Uncle Fulbert: Abelard, Heloise, and the Culture of Narcissism
It was the love story of the Middle Ages, and one of the greatest love stories of all time.
Abelard, the premier philosopher of the twelfth century and an instrumental force in the rise of the University of Paris, had become attracted to the comely young Heloise, a teenage girl about twenty years his junior, who had already gained a reputation for her learning.
He approached Heloise’s Uncle Fulbert (her guardian) and proposed to live with him and take Heloise under his erudite wing. Fulbert eagerly agreed, proud that his smart niece had been chosen by the leading intellectual light of Europe for special instruction. Fulbert turned Heloise over to Abelard, giving him constant access to her, the right to direct her studies night and day, and even to administer corporal punishment. Under such circumstances, it didn’t take Abelard long to seduce Heloise. They carried on an affair in Fulbert’s house for months, Fulbert blind to it. (Abelard would later write, citing St. Jerome and referring to Fulbert, that a man is invariably the last to know what is going on in his own home; everyone knows what a woman is up to before her father or husband.)
Fulbert eventually learned of the affair and tossed Abelard out of the house. But Abelard had fallen passionately in love with his victim, so they carried on the affair whenever possible until she became pregnant. Abelard then abducted her (with Heloise’s cooperation) and took her to his sister’s house in Brittany. Fulbert was enraged to the point of madness. Abelard promised to marry Heloise, on the condition that the marriage be kept secret.
Fulbert, placated by the proposed marriage, agreed to keep it secret and witnessed the ceremony.
He then promptly spread news of it around Paris. Heloise vehemently denied that the marriage had taken place, and argued with Uncle Fulbert about his continued insistence on spreading news about it. The arguments became fierce, possibly resulting in physical violence. Abelard, tired of Fulbert’s antics, sent Heloise to a convent.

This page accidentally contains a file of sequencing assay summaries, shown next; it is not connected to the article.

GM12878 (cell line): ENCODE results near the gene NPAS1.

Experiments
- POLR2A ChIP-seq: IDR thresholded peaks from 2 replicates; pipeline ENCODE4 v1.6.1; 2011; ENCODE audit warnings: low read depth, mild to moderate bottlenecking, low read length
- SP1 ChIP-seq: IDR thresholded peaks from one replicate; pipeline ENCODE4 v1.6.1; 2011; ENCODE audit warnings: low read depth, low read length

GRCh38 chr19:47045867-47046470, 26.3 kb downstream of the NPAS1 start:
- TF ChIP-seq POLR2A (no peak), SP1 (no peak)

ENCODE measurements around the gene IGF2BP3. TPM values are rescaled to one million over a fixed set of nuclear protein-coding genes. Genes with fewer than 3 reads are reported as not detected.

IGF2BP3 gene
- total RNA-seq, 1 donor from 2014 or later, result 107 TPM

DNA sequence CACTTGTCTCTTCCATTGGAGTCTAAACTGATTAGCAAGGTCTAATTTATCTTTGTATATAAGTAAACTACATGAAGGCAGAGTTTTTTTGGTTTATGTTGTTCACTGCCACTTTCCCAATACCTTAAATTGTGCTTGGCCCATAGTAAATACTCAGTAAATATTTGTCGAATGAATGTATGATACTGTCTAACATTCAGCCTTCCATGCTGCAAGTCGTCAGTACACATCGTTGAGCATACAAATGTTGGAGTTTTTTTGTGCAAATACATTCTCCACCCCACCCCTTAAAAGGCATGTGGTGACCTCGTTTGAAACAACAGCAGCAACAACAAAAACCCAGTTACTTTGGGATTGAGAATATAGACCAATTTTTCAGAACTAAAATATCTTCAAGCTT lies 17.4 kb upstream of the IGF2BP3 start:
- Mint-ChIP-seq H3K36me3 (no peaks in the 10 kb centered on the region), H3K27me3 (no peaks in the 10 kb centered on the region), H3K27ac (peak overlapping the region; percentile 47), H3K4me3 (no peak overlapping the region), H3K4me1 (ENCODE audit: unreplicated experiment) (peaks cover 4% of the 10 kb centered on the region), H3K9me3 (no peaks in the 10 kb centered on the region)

Fulbert mistakenly thought Abelard had sent Heloise away in order to get rid of her and figured he’d been duped again. To take revenge, he and his accomplices bribed Abelard’s servant, sneaked into Abelard’s room at night, and mutilated him, cutting off, in Abelard’s words, “those parts of my body whereby I had done that which was the cause of their sorrow.” Abelard the Eunuch had been disgraced (he was, according to the Bible, an unclean creature).
He resigned from Paris and became a monk. Heloise continued her life as a nun.
From Vanity to Pride to Narcissism
The romantic recounts of Abelard and Heloise concentrate on the lovers, for obvious reasons.
But what are we to make of Uncle Fulbert in all this?
History seems unanimous: he was a vain and avaricious man who, like all such men, was eager to curry favor with a celebrity and proud that Abelard had selected his niece for special attention. After Abelard’s deceit became known, Fulbert became a vengeful and spiteful man and, following Heloise’s abduction, fell into a mad rage like only a proud man can. Following the marriage, he broke his promise and spread news about the marriage in order to save his honor. Following Heloise’s entry into the convent, he used bribery and a knife to take revenge on Abelard for an imagined wrong.
Fulbert’s actions were contemptible but understandable. Fulbert had been charged with the upbringing of his orphaned niece, and he accepted the responsibility — at first by sending her to a convent for her education, and later bringing her to live with him. Abelard undercut that responsibility by ravishing and abducting Heloise with her consent — which was a slap to the moral instruction she learned under Fulbert’s guardianship, a slap to her uncle’s affection, and a slap to Fulbert’s honor. Charged with the upbringing of his niece, he had, by all appearances, failed miserably thanks to Abelard.